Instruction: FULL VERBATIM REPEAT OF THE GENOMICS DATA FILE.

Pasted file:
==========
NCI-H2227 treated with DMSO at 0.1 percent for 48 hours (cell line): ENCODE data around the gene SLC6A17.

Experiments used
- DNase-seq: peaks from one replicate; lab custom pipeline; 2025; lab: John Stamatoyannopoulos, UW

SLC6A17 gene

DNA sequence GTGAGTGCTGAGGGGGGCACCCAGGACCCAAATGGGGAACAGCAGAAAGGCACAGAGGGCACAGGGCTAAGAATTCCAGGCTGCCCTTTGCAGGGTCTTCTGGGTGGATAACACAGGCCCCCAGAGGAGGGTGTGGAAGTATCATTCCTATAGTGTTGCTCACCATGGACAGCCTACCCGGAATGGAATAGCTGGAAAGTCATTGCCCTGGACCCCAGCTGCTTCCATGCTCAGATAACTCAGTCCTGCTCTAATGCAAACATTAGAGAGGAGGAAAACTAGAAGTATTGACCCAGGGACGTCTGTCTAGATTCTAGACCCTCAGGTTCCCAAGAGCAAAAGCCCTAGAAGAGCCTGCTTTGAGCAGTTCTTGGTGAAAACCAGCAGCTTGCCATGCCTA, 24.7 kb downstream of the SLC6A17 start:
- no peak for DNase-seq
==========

NCI-H2227 treated with DMSO at 0.1 percent for 48 hours (cell line): ENCODE data around the gene SLC6A17.

Experiments used
- DNase-seq: peaks from one replicate; lab custom pipeline; 2025; lab: John Stamatoyannopoulos, UW

SLC6A17 gene

DNA sequence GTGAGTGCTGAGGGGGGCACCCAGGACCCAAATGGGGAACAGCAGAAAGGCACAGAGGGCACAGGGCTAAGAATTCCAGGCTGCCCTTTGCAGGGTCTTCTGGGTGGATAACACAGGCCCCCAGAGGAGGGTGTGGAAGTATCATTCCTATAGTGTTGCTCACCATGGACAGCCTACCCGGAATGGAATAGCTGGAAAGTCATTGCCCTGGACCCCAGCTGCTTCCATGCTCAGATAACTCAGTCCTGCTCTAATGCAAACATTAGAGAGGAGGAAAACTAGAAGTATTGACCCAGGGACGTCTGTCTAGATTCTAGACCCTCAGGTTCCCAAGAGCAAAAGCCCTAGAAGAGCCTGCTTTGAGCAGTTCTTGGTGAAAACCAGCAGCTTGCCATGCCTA, 24.7 kb downstream of the SLC6A17 start:
- no peak for DNase-seq